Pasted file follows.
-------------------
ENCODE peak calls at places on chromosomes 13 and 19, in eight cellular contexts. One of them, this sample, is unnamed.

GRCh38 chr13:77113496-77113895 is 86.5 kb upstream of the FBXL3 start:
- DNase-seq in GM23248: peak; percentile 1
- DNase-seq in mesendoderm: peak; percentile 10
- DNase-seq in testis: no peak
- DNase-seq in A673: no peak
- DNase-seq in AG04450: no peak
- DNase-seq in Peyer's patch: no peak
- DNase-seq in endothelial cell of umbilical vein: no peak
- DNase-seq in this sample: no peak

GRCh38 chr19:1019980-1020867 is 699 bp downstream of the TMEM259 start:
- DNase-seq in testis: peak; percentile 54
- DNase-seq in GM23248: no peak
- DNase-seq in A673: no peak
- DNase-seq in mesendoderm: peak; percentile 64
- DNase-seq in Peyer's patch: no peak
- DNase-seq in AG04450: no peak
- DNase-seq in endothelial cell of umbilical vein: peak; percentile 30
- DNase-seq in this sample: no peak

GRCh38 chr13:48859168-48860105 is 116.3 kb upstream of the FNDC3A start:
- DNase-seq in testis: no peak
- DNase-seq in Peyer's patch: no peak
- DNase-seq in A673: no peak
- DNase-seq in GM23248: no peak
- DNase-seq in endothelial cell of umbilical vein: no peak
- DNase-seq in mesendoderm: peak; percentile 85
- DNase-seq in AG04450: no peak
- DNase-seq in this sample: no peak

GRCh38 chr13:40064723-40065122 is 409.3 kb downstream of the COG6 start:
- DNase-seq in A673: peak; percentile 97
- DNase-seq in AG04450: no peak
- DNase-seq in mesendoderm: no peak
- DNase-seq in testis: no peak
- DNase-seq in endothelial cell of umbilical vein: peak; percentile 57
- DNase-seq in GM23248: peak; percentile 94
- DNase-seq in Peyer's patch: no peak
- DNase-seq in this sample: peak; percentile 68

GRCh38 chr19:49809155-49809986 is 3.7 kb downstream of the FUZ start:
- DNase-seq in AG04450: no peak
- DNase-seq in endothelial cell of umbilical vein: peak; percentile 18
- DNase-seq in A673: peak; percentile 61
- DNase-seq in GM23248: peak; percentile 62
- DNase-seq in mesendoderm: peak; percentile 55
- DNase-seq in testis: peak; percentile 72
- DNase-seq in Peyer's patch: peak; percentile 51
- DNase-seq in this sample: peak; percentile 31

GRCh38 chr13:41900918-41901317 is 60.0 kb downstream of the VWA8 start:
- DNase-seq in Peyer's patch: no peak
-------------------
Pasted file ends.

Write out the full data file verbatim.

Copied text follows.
ENCODE peak calls at places on chromosomes 13 and 19, in eight cellular contexts. One of them, this sample, is unnamed.

GRCh38 chr13:77113496-77113895 is 86.5 kb upstream of the FBXL3 start:
- DNase-seq in GM23248: peak; percentile 1
- DNase-seq in mesendoderm: peak; percentile 10
- DNase-seq in testis: no peak
- DNase-seq in A673: no peak
- DNase-seq in AG04450: no peak
- DNase-seq in Peyer's patch: no peak
- DNase-seq in endothelial cell of umbilical vein: no peak
- DNase-seq in this sample: no peak

GRCh38 chr19:1019980-1020867 is 699 bp downstream of the TMEM259 start:
- DNase-seq in testis: peak; percentile 54
- DNase-seq in GM23248: no peak
- DNase-seq in A673: no peak
- DNase-seq in mesendoderm: peak; percentile 64
- DNase-seq in Peyer's patch: no peak
- DNase-seq in AG04450: no peak
- DNase-seq in endothelial cell of umbilical vein: peak; percentile 30
- DNase-seq in this sample: no peak

GRCh38 chr13:48859168-48860105 is 116.3 kb upstream of the FNDC3A start:
- DNase-seq in testis: no peak
- DNase-seq in Peyer's patch: no peak
- DNase-seq in A673: no peak
- DNase-seq in GM23248: no peak
- DNase-seq in endothelial cell of umbilical vein: no peak
- DNase-seq in mesendoderm: peak; percentile 85
- DNase-seq in AG04450: no peak
- DNase-seq in this sample: no peak

GRCh38 chr13:40064723-40065122 is 409.3 kb downstream of the COG6 start:
- DNase-seq in A673: peak; percentile 97
- DNase-seq in AG04450: no peak
- DNase-seq in mesendoderm: no peak
- DNase-seq in testis: no peak
- DNase-seq in endothelial cell of umbilical vein: peak; percentile 57
- DNase-seq in GM23248: peak; percentile 94
- DNase-seq in Peyer's patch: no peak
- DNase-seq in this sample: peak; percentile 68

GRCh38 chr19:49809155-49809986 is 3.7 kb downstream of the FUZ start:
- DNase-seq in AG04450: no peak
- DNase-seq in endothelial cell of umbilical vein: peak; percentile 18
- DNase-seq in A673: peak; percentile 61
- DNase-seq in GM23248: peak; percentile 62
- DNase-seq in mesendoderm: peak; percentile 55
- DNase-seq in testis: peak; percentile 72
- DNase-seq in Peyer's patch: peak; percentile 51
- DNase-seq in this sample: peak; percentile 31

GRCh38 chr13:41900918-41901317 is 60.0 kb downstream of the VWA8 start:
- DNase-seq in Peyer's patch: no peak